Electron waves can reinforce each other, but they can also cancel each other out. This is known as destructive interference. Earlier analysis of micro structures revealed that this can result in poorer conduction at low temperatures. Now a team including researchers from Leiden University and the University of Groningen have found experimental evidence that this effect can also occur at room temperature. The team took advantage of the fact that very small systems (such as molecules) behave quantum mechanically even at room temperature. The article was published in Nature Nanotechnology on 25 March 2012.
The team of chemists and physicists built five different very small molecules and tested them for electrical conduction (see diagram on the right). Their experiment demonstrates that fundamental new opportunities arise if molecules are used as electric wires. They built three molecules (right) with a linear conjugated structure. These molecules transfer electrons through one dominant route in the molecule. If the molecule is connected to a power source a current is produced. The two other molecules (left) are cross-conjugated: they have a carbon-oxygen double bond grouped symmetrically around the centre of the molecule. This results in two alternative routes for an electron to pass through the molecule: one that goes straight ahead and one that is diverted to one of the oxygen branches (see diagram below).
The theory is as follows: the electron behaves like a wave which can divide into several smaller waves. Each wave finds its own route through the cross-conjugated molecule and they reunite on the other side. If the waves are exactly anti-phased (the one rises at exactly the same moment as the other falls), they will cancel each other out. This means that no (or in any case far fewer) electrons can pass through the molecule and so the current will be weak or non-existent.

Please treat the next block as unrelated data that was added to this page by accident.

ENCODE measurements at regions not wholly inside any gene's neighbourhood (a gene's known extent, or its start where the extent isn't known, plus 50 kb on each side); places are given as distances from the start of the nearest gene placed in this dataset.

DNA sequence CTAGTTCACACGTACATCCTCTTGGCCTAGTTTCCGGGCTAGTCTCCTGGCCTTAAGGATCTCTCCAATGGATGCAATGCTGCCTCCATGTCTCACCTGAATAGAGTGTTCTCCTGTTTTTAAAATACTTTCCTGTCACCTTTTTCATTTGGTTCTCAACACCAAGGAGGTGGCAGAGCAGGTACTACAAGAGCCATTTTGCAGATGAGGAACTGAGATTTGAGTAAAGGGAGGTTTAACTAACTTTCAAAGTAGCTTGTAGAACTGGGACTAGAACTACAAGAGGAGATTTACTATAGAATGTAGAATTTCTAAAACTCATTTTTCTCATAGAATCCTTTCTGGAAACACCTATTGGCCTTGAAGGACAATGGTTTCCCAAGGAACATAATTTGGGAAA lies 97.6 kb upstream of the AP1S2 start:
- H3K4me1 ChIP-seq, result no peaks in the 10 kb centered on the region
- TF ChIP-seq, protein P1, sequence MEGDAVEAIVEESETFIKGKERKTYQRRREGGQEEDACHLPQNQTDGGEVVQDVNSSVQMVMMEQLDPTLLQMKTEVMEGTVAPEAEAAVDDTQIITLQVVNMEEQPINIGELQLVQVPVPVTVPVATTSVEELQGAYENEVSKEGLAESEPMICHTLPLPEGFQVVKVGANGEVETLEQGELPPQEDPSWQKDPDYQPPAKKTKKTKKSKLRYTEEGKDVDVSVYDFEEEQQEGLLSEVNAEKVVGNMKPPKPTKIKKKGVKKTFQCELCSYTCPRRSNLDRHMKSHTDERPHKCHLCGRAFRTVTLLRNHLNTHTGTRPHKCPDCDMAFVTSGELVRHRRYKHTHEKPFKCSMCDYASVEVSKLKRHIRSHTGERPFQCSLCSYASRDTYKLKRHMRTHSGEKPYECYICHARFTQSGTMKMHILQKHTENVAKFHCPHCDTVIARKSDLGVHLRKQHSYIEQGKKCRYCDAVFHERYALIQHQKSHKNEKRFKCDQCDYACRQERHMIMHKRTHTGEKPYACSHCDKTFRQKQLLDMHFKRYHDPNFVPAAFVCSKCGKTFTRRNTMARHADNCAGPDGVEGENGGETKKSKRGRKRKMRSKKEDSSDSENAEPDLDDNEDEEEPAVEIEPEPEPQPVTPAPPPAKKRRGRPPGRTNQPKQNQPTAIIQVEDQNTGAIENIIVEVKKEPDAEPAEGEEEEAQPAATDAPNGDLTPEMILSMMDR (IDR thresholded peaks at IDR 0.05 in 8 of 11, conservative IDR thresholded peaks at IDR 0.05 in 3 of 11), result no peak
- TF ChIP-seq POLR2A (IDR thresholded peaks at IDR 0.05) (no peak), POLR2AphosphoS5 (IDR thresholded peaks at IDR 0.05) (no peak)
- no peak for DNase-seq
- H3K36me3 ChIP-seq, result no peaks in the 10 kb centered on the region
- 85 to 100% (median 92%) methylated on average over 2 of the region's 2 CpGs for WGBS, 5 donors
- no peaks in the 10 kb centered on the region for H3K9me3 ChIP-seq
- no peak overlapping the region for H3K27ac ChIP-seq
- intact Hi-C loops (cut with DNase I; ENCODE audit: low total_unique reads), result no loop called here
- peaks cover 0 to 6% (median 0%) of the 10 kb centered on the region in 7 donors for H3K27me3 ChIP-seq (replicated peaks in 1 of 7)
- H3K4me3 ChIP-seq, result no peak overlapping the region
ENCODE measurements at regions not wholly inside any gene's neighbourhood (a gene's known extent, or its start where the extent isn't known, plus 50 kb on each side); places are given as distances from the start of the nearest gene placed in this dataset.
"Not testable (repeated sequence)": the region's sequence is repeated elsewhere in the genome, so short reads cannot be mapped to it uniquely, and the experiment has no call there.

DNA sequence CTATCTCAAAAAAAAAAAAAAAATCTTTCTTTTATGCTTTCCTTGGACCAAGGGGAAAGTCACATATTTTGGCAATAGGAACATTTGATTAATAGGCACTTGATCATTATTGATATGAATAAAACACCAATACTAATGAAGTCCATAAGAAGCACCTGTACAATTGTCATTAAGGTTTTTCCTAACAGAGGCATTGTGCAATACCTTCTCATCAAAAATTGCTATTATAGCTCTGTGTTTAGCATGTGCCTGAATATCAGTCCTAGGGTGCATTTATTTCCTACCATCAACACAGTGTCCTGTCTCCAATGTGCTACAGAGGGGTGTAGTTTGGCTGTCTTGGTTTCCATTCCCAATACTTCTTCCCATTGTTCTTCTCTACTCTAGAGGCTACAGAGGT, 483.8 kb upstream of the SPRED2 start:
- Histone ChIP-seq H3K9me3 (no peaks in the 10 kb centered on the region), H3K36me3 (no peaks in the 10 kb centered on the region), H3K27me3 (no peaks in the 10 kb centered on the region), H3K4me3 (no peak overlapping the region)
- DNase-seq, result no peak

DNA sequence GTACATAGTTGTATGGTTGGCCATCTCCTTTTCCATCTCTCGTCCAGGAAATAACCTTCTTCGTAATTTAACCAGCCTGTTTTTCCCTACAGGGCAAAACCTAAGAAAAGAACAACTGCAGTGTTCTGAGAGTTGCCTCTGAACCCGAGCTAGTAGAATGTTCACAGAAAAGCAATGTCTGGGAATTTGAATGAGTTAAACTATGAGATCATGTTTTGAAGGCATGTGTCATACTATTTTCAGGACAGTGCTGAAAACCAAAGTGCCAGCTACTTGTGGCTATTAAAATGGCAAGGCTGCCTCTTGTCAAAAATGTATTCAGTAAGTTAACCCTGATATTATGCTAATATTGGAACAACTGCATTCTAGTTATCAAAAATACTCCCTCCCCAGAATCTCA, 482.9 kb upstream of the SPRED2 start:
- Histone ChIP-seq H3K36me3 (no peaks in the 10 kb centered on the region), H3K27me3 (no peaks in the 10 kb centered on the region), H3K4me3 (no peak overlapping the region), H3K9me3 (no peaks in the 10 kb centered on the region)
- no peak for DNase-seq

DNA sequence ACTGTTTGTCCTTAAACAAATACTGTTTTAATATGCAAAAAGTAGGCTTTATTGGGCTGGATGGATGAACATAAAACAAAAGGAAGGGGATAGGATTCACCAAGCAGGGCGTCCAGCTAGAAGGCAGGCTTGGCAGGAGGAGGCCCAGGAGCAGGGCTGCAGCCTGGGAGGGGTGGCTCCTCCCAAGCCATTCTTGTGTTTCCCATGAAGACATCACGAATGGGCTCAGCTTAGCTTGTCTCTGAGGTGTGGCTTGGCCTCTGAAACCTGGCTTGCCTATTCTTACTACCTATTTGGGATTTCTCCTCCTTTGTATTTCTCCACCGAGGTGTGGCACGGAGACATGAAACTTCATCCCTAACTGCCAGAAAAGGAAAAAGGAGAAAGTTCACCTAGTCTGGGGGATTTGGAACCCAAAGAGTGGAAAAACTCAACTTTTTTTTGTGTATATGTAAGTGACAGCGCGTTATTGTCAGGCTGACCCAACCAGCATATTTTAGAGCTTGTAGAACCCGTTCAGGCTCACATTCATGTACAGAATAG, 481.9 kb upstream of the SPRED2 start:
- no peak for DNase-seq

The results of the analysis of the two cross-conjugated molecules clearly upheld this theory. The fact that electron waves can cancel each other out and that this leads to poorer conduction had already been proven for larger structures at very low temperatures. By using smaller molecules – some two nanometres long – the researchers have been able to prove that they theory is valid at room temperature as well.
In their article, the researchers demonstrate how the destructive quantum interference can be turned on and off by selecting the right chemical branch in the centre of the molecule. A branch with double-bonded oxygen results in destructive interference and so poorer conduction, while a branch with single-bonded hydrogen does not produce destructive interference. Moreover, the difference between the two was surprisingly large: the conduction rate changed by approximately a factor of 100.
Could practical electrical applications be built with molecules as active elements? This remains to be seen. Molecular conduction also has disadvantages, particularly where it concerns stability. The next step for the team is to try to switch the resistance of a molecule by turning the interference on and off. The chemists in Groningen have already synthesized a candidate molecule for this purpose.
The research was performed by the chemists Hennie Valkenier and Kees Hummelen of the University of Groningen, theoretical physicists Troels Markussen and Kristian Thygesen of the Technical University of Denmark and experimental physicists Constant Guédon and Sense Jan van der Molen of Leiden University. The research was partially funded by the Netherlands Organisation for Scientific Research (NWO).
Contact: Prof. Kees Hummelen
Article: Observation of quantum interference in molecular charge transport. Nature Nanotechnology, online: 25 March 2012. DOI:10.1038/NNANO.2012.37
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